As many of you may know from personal experience or from my 2017 blog post, The Holiday Where We Enslave Ourselves to Celebrate Our Freedom from Slavery, Passover is….. challenging. The cleaning, turning over your kitchen, food shopping, and meal planning contribute to a distinct level of stress not present with the celebration of any other Jewish holiday. It really is such a challenge that this was actually a factor I considered when we were talking about moving to North Carolina. That might seem ridiculous, but let me explain….
First, to really grasp the black hole that is preparing for Passover if you are not already familiar with it, I truly do have to refer you to my past blog post (link above). It is sincerely a lot of work and much more than just, “Get rid of the bread!”
Second, the market in New York (especially New York City and close-by areas like Five Towns) is generally aware of and prepared for that craziness. In New York, cleaning people know that this is going to be a busy time of the year and Passover-observant people are looking for an intense, deep clean of their home.
And their cars:
(Yes, I unabashedly pulled off to a side street from the main road to get out of the car and take a picture of this sign when I saw it. Safety first, friends.)
Also, besides for the fact that there are full-on kosher supermarkets in New York that completely convert their entire operation for the holiday, your regular, run-of-the-mill grocery store is also hip to what is going on and generally has a more extensive selection of food for the holiday.
North Carolina, just by combining the simple law of supply and demand with the fact that there are significantly less Jews here, is not. You don’t have to be a rocket scientist to put it together that your already difficult holiday is going to require more planning, creativity, and oomph than ever before after the New-York-to-North-Carolina transition.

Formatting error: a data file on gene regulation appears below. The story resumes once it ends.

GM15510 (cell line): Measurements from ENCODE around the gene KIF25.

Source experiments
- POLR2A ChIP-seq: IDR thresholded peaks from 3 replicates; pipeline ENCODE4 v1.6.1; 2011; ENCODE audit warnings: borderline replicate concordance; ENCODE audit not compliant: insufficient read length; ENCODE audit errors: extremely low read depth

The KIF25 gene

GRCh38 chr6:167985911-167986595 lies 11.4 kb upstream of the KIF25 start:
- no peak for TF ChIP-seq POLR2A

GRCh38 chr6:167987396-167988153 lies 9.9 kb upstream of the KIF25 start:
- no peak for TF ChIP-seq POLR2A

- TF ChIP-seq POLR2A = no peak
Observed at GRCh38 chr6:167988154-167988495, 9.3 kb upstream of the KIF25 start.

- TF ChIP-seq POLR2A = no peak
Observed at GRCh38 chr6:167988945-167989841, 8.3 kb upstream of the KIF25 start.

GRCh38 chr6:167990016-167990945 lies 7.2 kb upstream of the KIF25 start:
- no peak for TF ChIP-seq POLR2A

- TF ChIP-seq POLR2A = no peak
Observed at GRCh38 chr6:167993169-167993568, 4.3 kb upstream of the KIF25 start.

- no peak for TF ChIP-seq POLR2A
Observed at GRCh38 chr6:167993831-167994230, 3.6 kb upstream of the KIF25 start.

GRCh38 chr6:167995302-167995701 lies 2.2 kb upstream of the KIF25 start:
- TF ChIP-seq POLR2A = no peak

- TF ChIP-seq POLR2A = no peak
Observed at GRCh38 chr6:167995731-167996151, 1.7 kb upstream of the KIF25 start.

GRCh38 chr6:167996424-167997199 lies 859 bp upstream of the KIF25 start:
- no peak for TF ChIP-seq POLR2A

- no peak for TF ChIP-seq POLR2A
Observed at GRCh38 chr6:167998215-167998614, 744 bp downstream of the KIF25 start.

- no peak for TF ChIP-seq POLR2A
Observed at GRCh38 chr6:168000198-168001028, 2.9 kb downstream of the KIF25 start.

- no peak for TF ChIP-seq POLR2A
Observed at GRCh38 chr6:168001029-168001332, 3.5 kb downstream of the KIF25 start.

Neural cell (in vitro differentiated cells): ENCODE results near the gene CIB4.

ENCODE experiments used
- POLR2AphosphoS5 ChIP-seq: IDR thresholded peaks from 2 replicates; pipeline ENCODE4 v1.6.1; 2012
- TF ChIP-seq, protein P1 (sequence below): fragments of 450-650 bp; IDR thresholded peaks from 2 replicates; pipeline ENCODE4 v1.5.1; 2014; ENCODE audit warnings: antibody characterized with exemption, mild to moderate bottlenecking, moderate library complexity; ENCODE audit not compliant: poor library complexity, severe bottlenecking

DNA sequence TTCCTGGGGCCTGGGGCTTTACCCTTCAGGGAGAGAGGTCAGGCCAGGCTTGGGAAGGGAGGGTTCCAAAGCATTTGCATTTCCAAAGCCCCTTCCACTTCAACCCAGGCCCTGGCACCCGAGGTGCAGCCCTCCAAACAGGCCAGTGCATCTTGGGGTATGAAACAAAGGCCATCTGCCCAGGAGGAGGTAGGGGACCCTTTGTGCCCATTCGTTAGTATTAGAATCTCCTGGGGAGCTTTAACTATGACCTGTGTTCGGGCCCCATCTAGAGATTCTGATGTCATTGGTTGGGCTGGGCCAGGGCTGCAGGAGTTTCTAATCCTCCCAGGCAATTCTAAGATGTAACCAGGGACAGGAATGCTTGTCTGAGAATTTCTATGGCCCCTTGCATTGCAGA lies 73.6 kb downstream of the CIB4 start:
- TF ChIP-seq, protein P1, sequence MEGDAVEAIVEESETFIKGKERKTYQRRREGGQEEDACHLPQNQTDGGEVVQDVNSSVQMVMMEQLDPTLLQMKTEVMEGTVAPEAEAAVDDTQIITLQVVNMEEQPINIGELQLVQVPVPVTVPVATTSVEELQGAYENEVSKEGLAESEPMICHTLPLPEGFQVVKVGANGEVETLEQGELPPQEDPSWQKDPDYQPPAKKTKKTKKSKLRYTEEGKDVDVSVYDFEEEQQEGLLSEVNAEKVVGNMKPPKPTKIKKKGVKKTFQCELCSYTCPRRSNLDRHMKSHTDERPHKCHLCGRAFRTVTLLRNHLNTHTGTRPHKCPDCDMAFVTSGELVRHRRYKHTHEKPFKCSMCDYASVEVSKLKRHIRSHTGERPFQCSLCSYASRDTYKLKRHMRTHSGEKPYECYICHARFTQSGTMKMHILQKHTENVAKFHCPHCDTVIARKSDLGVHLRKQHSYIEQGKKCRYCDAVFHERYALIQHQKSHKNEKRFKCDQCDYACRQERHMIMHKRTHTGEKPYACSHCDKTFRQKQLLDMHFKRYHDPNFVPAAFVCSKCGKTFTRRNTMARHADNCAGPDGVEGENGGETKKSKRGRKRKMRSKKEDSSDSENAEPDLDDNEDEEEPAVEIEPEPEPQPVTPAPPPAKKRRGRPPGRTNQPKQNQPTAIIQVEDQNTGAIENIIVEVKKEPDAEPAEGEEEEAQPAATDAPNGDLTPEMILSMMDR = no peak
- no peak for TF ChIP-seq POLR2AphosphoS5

With that being said, I can freely admit that we wimped out for our first North Carolina Passover and schlepped up to the New York tundra for the holiday. This was one of the best decisions we have made in a long time and this led to pretty much the best Passover ever. No cleaning. No prepping. No stress. (A million shout outs and thanks to Hubs’ family who hosted us for the holiday. Truly, truly thankful for you all for making our trip possible. And if you have a spare moment, you can check out the blog’s Instagram here which has pictures of the delicious food we were treated to made by my mother-in-law.)
However, just because we weren’t here this year, doesn’t necessarily mean this will be the norm for us going forward. As such, prior to our exodus, I kept an eye out and took notes about what our future could hold for Passover prep in the Triangle. I normally have a few grocery stores I visit in the area for our food needs – Publix and Trader Joe’s primarily, but also on occasion Kroger, H Mart, and Walmart. The selection, except for the notorious Kroger in Raleigh on Falls of Neuse Road, which is close to the Raleigh Chabad and has the best selection of kosher food in the area, was pretty abysmal. I think the most “exotic” thing I personally was able to find in a supermarket’s Passover section was Passover cereal (winner is Publix at Bradford Plaza).
Hubs has some very strong opinions about Passover cereal and so, of course, I had to send it to him. Needless to say, his response was, “That’s really what they think we want????” followed by many unhappy emoji faces.